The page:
About us

World Watch Monitor reports the story of Christians around the world under pressure for their faith.

Freedom of belief, guaranteed by the UN Declaration of Human Rights, plays a critical part in the unfolding, complex story of the 21st Century. We exist to tell this part of the story with accuracy and authority. We respect and uphold everyone’s right to freedom of thought, conscience and religion; Our focus is on the global Christian Church.   

World Watch Monitor is particularly concerned with reporting on the underlying causes of persecution. We aim to connect the dots to reveal the forces behind acts of violence and injustice.

We strive to be the most trusted and consulted source of news about Christians who suffer for their faith. World Watch Monitor editors commission journalists around the world to report on persecution, from breaking news to in-depth analysis. We seek authentic voices on the ground, always with the aim to place such incidents within a broader narrative to explain context.  We are committed to classic journalistic principles and practices: We pursue truth; employ the discipline of verification; maintain independence; keep the news in perspective; and publish journalism that aims to be transparent.

However, wherever the freedom to believe is denied, there is fear, secrecy and often danger. So, we will name our sources when we can, and will protect them with anonymity when we must. Our reporters, whose work can anger those who oppress minority Christians, often work in places where police protection cannot always be expected, where orthodoxy can be enforced at the end of a gun, and where the rule of law doesn’t always run as it should. For those reasons, in most cases we do not publish the name of a story’s author. But neither do we make up fake reporter names.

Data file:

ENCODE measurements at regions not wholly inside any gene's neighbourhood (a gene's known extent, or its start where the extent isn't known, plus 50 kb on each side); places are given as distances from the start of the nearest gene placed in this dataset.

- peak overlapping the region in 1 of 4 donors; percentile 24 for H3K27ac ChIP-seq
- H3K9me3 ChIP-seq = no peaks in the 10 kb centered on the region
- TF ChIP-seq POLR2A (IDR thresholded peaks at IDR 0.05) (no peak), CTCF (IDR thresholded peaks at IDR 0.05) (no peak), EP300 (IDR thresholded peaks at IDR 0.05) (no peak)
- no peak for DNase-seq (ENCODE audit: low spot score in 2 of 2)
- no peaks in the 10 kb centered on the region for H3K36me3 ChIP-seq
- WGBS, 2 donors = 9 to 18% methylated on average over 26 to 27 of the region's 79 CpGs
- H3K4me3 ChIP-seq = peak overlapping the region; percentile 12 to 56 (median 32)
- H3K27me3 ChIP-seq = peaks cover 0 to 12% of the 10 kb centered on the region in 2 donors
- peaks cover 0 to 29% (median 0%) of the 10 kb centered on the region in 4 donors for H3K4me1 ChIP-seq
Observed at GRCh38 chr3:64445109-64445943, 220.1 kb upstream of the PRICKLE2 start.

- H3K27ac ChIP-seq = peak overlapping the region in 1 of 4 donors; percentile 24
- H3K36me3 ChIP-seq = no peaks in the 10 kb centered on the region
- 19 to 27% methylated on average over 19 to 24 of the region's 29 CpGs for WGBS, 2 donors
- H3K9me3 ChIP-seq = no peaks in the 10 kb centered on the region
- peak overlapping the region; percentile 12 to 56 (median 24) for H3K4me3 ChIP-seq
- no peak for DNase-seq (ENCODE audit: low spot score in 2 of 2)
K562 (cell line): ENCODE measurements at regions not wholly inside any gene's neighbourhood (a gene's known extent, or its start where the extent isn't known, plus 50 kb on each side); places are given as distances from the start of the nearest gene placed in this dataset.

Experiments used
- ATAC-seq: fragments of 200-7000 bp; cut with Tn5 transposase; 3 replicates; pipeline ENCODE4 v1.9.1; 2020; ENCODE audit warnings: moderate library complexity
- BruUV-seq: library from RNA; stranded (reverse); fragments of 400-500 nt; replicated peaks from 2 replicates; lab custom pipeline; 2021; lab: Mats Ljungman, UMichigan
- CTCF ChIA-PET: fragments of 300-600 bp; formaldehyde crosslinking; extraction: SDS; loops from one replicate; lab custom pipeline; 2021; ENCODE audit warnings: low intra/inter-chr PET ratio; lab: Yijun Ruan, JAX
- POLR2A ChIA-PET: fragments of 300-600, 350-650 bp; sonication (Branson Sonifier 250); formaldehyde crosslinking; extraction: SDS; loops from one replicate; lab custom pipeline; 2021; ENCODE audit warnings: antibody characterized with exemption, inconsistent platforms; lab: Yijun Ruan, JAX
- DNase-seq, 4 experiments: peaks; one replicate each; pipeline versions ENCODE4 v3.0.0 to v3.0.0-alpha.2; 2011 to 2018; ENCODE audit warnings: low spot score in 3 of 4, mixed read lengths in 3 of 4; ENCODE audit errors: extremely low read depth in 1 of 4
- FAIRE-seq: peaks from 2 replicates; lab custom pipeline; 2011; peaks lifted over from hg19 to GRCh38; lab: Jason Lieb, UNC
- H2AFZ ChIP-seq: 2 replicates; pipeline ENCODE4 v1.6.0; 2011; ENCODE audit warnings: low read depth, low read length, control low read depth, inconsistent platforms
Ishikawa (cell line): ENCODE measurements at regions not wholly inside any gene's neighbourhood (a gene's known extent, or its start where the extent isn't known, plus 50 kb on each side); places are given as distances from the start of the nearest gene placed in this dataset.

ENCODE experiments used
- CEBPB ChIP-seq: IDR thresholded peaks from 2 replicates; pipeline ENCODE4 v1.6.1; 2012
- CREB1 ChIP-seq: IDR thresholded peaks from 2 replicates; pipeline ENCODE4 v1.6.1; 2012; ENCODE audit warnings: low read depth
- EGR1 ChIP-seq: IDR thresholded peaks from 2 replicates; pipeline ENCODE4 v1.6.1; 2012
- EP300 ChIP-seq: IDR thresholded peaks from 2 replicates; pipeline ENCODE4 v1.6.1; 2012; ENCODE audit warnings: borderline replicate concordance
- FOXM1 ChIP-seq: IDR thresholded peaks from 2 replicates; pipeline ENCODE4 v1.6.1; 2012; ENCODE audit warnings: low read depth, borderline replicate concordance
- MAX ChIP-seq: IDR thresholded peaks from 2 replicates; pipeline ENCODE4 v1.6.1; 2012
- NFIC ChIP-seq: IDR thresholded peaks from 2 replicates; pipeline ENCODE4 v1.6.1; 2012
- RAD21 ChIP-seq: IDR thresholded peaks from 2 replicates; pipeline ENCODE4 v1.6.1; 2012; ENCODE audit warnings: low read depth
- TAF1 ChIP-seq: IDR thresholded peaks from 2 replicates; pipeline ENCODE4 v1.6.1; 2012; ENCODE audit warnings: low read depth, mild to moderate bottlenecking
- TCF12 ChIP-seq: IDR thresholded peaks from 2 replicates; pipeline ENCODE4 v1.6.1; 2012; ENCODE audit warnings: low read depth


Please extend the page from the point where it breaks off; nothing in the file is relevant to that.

We know the story of the Christian Church under pressure is larger than World Watch Monitor’s engagement with it, so we link to credible news and information about persecution that is published by others. Our goal is to be a valuable guide to the full breadth of this important story.

The WWM Team

Julia Bicknell has had over 30 years’ experience in the BBC, mainly BBC World Service and BBC World. She was a correspondent from Pakistan, has lived in Vietnam, and has spent extended time in Africa.





Jeff Thomas has spent 26 years in daily newspapers in the U.S., as a reporter, editor and executive editor.






Lauren Gunias has worked and trained as a journalist in both the United States and United Kingdom. Prior to joining WWM, she worked for the BBC, CNN International and WOUB News.




Using our material

World Watch Monitor news stories, photos and video may be republished in whole, or cited in unedited excerpts, provided that World Watch Monitor is credited as the source. Please do not republish photos or other media that we have credited to a source other than World Watch Monitor. We welcome linking to our site.

About links

Persecution is a story as old and wide as the Church, well beyond the ability of any single news service to report it completely. That's why World Watch Monitor frequently links to information sources around the Web.

We select links to Web pages that contain specific content that we have reviewed and believe to have value to World Watch Monitor readers. Such content may include, but is not limited to:

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  • Reports, white papers, research, proclamations, statutes, and other original-source documents issued by governments, NGOs, advocacy groups, etc.